Fr. Dwight Longenecker: Contraception and Consumerism vs. the Cross

Cardinal Gerhard Müller: The Rotten Fruit of Secularization
February 16, 2019
Msgr. Charles Pope: A Funny but Helpful Look at Original Sin in a Doritos Commercial
February 16, 2019

Heinrich Hofmann (1824-1911), “Christ and the Rich Young Man”

Our decisions and actions matter. Each choice has consequences, for better or for worse.

By Fr. Dwight Longenecker, EWTN, 2/13/19

Everything is connected, and it may sound absurd to link contraception with economics, but think about it:

History will look back and decide that artificial contraception was the most radical invention ever devised by mankind. When the link between the sexual act and procreation was broken it not only changed our sexual behavior, it changed everything.

Most importantly, it changed the way we think about ourselves and our actions. At a deep philosophical and personal level, the link between our actions and their natural consequences are broken. The contraceptive culture brings us to expect that we can have whatever pleasure we want when we want and how we want it, and that we can avoid all the consequences of our actions. In sexual behavior it seemed to be so.

We began to believe that we could do anything and have anything and we could avoid the cost. We assumed that our actions and decisions did not have to result in their natural consequences.

Extrapolate this mentality to the economic sphere and you’ll see what I mean. We tell ourselves that we can have anything we want instantly simply by taking out another loan. If we are the lenders, we insure ourselves against loss in case those loans are not re paid.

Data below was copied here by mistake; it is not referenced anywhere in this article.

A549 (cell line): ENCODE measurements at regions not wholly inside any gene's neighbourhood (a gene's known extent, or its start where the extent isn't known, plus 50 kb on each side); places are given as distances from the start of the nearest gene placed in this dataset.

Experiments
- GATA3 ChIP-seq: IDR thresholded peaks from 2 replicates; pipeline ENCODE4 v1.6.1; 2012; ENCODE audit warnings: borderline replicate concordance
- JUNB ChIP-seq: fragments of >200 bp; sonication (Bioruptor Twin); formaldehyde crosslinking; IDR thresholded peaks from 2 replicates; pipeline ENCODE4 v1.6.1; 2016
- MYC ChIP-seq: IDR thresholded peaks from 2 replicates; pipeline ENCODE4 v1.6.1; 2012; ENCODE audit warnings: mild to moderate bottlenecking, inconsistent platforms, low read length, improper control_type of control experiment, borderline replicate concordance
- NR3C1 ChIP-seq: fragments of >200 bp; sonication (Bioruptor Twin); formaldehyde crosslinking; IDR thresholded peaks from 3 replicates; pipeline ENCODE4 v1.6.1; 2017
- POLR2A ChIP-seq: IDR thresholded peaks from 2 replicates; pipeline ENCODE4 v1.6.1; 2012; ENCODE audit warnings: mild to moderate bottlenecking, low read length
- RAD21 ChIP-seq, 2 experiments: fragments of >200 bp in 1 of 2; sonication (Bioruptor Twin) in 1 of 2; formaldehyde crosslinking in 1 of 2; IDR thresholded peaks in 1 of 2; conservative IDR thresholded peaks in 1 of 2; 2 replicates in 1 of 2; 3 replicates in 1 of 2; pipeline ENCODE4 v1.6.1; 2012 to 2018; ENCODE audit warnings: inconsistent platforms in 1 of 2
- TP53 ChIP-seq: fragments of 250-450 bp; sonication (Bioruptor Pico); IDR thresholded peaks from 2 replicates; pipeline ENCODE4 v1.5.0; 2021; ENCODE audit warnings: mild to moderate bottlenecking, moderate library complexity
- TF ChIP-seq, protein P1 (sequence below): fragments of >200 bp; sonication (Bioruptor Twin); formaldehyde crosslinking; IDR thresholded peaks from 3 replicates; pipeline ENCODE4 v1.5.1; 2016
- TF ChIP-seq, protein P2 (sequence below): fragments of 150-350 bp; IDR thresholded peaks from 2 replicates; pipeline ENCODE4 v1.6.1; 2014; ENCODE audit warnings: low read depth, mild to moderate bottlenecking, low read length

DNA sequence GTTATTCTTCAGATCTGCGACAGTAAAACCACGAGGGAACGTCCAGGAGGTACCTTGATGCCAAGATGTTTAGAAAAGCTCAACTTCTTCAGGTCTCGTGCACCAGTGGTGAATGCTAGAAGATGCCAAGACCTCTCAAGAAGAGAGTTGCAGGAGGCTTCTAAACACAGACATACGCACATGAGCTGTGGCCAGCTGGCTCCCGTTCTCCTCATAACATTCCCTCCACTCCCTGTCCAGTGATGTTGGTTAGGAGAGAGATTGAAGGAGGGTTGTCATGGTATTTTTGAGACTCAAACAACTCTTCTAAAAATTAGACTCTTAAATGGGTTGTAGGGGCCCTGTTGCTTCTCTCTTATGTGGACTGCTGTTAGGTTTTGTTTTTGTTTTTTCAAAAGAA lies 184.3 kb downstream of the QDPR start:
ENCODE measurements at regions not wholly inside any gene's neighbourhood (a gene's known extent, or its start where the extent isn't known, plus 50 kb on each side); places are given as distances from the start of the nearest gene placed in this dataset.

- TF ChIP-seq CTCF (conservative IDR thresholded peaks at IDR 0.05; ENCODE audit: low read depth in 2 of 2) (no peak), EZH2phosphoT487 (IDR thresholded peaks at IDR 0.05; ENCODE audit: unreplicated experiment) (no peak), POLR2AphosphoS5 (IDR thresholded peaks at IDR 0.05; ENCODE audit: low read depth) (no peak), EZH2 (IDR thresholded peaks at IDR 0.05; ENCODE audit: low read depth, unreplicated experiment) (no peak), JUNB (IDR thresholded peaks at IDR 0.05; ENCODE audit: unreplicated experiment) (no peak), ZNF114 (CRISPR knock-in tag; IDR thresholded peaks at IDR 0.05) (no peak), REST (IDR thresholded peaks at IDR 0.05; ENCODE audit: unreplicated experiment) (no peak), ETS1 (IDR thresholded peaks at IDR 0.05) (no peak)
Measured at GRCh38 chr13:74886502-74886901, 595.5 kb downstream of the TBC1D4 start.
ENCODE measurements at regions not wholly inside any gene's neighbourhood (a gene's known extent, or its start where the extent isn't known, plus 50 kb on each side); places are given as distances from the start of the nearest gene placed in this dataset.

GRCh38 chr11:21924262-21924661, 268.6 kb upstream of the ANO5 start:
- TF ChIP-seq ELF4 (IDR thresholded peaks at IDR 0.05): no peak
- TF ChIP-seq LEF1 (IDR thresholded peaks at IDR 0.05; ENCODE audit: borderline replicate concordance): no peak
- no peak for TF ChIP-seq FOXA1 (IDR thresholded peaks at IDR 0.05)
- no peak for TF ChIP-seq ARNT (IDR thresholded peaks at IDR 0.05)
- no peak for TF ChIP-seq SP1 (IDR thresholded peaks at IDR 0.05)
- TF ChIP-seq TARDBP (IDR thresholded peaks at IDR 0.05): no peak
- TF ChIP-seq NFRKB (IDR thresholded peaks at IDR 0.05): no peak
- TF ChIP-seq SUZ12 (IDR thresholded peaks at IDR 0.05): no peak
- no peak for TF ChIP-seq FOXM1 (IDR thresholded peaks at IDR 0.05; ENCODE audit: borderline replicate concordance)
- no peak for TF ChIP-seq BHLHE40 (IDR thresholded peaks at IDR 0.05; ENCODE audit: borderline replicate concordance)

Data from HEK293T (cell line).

Somehow or other we believe the responsibility can always be shifted. Payment of our debt will never really be demanded. The “problem” could always be solved. Paying the price can always be delayed. We could just refinance. Just as we got instant sexual gratification for free, so we thought we should have everything else instantly for free.

If things did go wrong there was always abortion and bankruptcy. They are unpleasant but those final solutions would also get us out of a jam.

What interests me most is that this deferral of the consequences— this attitude that the results of our decisions and actions will never happen and that we can avoid the consequences — has filtered down into our theological understandings as well.

I’m talking about the heresy of universalism and semi-universalism. Universalism is the theological parallel to contraception and financial irresponsibility. Universalism is the idea that everyone will get to heaven in the end and semi universalism is the cowardly form of universalism that tiptoes close to the heresy but doesn’t quite endorse it.

This takes the form of “Well, there is a place called hell but we dare to hope that nobody is actually there.”

This heresy is widespread within the Christian churches and the Catholic Church is not exempt. The sentimental idea that everything is just fine and we can be spiritual without any cost to ourselves, without any hardship or any sacrifice — and we will glide effortlessly into heaven is ubiquitous.

True Catholic teaching is harder and more realistic than that. We believe our decisions and actions matter. Each choice has consequences, for better or for worse. The bill will have to be paid. The debt will be collected. The consequences will meet us.

The death of Jesus Christ pays the ultimate debt for sin, but the Catholic doctrine of purgatory reminds us that the temporal punishment for sin still needs to be paid. While the grace of Christ’s saving work redeems us, we still must do the work of purgation and taking the rap for our own poor choices.

Lent is coming up, and it’s a salutary reminder that paying this debt is much easier in this life than in the next. So let’s roll up our sleeves and prepare for a holy Lent!